Why is ls command yielding different metric of file size? Example:

haniya@r079008:~/data$ ls -l
total 3948604
-rwxrwxrwx 1 haniya haniya   21254426 Mei 24 19:34 cliente_tabla.csv
-rw-rw-r-- 1 haniya haniya    6167128 Jul  2 02:03 cliente_tabla.csv.zip

If I assume the size is displayed in Byte, why total is given in KB.


haniya@r079008:~/data$ ls -s cliente_tabla.csv
20760 cliente_tabla.csv

Now the size is in KB. That makes the information unclear (inconsistent). Is there any way to 'regularize' the metric?


total and ls -s by default print the number of blocks of 1024 bytes or the size defined in BLOCKSIZE or BLOCK_SIZE environment variables.

To "regularize" the units for ls -l output add --block-size argument, for example:

  • for KiB (2^10):

    ls -l --block-size=K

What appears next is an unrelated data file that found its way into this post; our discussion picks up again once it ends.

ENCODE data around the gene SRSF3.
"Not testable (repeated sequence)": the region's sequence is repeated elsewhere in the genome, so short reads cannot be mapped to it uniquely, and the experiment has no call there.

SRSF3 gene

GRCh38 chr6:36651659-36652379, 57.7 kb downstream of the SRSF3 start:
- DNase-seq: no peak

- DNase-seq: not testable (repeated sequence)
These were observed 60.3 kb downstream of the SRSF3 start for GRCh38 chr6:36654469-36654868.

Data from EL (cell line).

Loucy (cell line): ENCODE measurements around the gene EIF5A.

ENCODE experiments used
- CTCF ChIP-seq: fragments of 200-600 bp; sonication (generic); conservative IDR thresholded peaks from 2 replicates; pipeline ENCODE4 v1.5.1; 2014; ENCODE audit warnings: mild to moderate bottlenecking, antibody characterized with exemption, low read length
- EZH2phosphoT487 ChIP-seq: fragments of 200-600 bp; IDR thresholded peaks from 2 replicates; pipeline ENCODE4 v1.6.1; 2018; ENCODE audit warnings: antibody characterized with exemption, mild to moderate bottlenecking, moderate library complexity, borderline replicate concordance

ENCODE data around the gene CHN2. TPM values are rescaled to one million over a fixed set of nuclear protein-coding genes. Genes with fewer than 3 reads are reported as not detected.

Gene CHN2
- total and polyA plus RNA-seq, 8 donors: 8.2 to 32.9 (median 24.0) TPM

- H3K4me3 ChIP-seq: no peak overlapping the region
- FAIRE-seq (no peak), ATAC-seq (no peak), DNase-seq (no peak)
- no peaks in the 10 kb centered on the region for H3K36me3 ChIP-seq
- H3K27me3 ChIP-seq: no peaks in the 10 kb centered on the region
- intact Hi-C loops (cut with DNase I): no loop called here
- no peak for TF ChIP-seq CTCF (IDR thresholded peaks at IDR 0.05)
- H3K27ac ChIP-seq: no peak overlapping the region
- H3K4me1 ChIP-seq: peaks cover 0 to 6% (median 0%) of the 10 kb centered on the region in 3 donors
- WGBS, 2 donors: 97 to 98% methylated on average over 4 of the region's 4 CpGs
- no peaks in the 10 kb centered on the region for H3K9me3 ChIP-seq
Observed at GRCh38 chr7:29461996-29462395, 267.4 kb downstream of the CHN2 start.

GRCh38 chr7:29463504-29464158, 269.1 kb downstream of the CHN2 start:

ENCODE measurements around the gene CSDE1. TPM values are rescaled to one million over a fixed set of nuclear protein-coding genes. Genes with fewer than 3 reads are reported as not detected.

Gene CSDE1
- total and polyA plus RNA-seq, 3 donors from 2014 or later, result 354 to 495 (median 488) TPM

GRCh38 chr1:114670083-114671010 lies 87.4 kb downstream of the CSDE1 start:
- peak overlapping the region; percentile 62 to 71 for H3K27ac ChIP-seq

• for MB (10^6):

    ls -l --block-size=MB
  • You can also specify 1M to display only numbers and skip the unit.

For all units and options refer to the Block Size chapter of GNU docs.

| improve this answer | |
ls -lh

Will list file sizes in human readable format (e.g., 1K 234M 2G)

-rw-r----- 1 syslog            adm       68K Aug 19 19:30 syslog
| improve this answer | |

Your Answer

By clicking “Post Your Answer”, you agree to our terms of service, privacy policy and cookie policy

Not the answer you're looking for? Browse other questions tagged or ask your own question.